How to Avoid Gaining Weight When You Quit Smoking

If you’re a smoker who has been hesitant to quit because of the fear of gaining weight, you’re not alone. Many people share this concern, but quitting smoking doesn’t have to lead to significant weight gain. In fact, the health benefits of quitting far outweigh the potential for gaining a few extra pounds.

In this article, we’ll discuss five ways to avoid gaining weight when you quit smoking, including planning ahead, controlling food portions, exercising regularly, learning mindful eating, and seeking help from a professional.

Why You Gain Weight When You Quit Smoking

Although not every smoker who quits will gain weight, it’s a common phenomenon. There are several reasons why this happens. Firstly, smoking is an appetite suppressant. When you have a cigarette, you feel less hungry. Additionally, smoking affects your senses of smell and taste, so the actual experience of eating may not be very pleasurable. Finally, there’s evidence that smoking slightly speeds up your metabolism, making it easier to keep your weight down.

5 Ways to Avoid Gaining Weight When You Quit Smoking

1. Plan Ahead

One of the best ways to avoid gaining weight when you quit smoking is to plan your meals and snacks in advance. By doing so, you’re less likely to make impulsive, unhealthy food choices. Eating plenty of fruits and vegetables and limiting sugar, sodium, and trans fats can also help you maintain a healthy weight. Reading food labels to understand the nutrition and calories you’re actually getting is also important so that you can make better choices.

2. Control Your Food Portions

Portion control is an important tool that can help you from eating or drinking more than you need. Restaurant portions are often oversized, so sticking to some basic guidelines can help. For example, one 3-ounce serving of chicken or meat is about the size of a deck of cards, and a 3-ounce serving of fish is about the size of a checkbook. A 1-cup serving is about the size of a baseball, and a half-cup serving is about the size of a lightbulb. An ounce (2 tablespoons) is about the size of a golf ball. Eating your meals on smaller plates to encourage smaller portions and waiting 10 minutes before getting seconds if you’re still hungry after your meal are additional tips.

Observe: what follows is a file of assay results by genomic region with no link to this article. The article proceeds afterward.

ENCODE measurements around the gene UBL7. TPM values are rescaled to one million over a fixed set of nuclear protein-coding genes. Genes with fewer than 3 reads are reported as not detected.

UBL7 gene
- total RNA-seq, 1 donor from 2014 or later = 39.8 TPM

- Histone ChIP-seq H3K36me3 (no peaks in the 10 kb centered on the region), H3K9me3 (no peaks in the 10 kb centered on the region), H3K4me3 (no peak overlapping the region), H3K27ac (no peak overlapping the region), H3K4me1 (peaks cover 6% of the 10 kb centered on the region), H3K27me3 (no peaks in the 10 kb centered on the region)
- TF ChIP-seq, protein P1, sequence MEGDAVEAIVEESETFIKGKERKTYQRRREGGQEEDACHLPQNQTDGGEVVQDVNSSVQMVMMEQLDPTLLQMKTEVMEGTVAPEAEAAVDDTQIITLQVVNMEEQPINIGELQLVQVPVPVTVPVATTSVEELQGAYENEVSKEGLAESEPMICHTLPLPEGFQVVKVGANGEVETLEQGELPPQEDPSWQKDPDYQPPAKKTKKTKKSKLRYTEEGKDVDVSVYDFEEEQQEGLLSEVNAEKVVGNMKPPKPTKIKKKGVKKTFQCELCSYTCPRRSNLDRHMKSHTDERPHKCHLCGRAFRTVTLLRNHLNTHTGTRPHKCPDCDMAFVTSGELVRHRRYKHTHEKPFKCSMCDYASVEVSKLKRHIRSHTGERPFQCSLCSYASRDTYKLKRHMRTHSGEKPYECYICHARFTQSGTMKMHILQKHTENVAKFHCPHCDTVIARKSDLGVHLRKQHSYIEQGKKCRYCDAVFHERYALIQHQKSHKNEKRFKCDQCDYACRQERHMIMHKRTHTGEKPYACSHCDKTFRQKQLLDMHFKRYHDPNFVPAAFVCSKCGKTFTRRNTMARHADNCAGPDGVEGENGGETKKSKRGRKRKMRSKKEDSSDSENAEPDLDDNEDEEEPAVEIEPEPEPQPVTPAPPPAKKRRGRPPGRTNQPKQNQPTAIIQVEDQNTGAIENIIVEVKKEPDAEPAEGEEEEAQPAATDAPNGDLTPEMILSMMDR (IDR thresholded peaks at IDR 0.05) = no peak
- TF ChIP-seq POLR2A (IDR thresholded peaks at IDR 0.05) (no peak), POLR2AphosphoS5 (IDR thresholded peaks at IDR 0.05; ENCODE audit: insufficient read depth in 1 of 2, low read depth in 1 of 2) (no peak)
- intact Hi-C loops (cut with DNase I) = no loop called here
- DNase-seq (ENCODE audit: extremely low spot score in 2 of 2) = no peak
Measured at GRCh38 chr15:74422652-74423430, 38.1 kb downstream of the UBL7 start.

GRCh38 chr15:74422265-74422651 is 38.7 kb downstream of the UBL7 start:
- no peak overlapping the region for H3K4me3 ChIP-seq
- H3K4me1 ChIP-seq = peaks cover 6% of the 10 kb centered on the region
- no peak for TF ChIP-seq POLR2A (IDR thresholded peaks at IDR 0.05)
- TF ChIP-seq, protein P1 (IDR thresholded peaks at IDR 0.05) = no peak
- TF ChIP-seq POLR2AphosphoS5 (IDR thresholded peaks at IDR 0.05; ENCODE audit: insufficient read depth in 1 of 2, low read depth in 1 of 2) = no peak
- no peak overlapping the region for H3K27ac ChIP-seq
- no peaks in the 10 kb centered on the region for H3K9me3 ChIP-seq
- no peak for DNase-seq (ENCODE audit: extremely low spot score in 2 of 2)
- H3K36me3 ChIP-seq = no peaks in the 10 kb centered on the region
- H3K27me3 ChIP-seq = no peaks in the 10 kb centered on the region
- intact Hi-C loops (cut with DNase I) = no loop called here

3. Exercise Daily

Staying physically active can help you manage your stress and keep your weight in check. Exercise burns calories, boosts your mood, controls your appetite, and helps speed up your metabolism naturally. You don’t need to be an athlete to reap the benefits; just 10 minutes of exercise a day can have an impact. Activities like walking, gardening, dancing, and bike riding are all fair game.

4. Learn Mindful Eating

Staying mindful when you select, prepare, and eat your food can help you make better choices and become more in tune with your body so you don’t replace your smoking habit with mindless snacking or unhealthy meals. Take the time to set the table and sit down for meals when you can, and turn off all distracting devices like your phone and television. Focus on what you’re eating and pause during your meal to gauge whether you’re really hungry for more or if you’re using food to cope with your feelings or fill a need.

5. Seek Professional Help

Don’t be afraid to seek help from a professional. Some people need the support and guidance of a dietician or nutritionist. These experts can give you personalized advice and help you create an individualized plan that fits your needs.

Wrapping Up

Quitting smoking can be a challenging but rewarding experience. While the fear of weight gain is a common concern, it shouldn’t deter you from making this important lifestyle change. By implementing the five tips we’ve discussed, you can avoid gaining weight and maintain a healthy weight after quitting smoking.

It’s important to remember that the health benefits of quitting smoking far outweigh any potential weight gain. Studies have shown that quitting smoking lowers your risk of cardiovascular disease and cancer, despite any subsequent weight gain. Researchers have also found that quitters who gain a few pounds still have about a 50% lower risk of heart disease than smokers.

In the long-term, the amount of weight gain related to quitting smoking is not significant, and the health benefits of quitting smoking will always be more important than the possibility of gaining a few extra pounds.

If you’re ready to quit smoking, it’s important to have a plan in place to manage any potential weight gain. By following the tips we’ve discussed, you can maintain a healthy weight and improve your overall health and well-being. Don’t let the fear of weight gain keep you from making this important decision to quit smoking.

William H. McDaniel, MD

Dr. Robert H. Shmerling is the former clinical chief of the division of rheumatology at Beth Israel Deaconess Medical Center (BIDMC), and is a current member of the corresponding faculty in medicine at Harvard Medical School.

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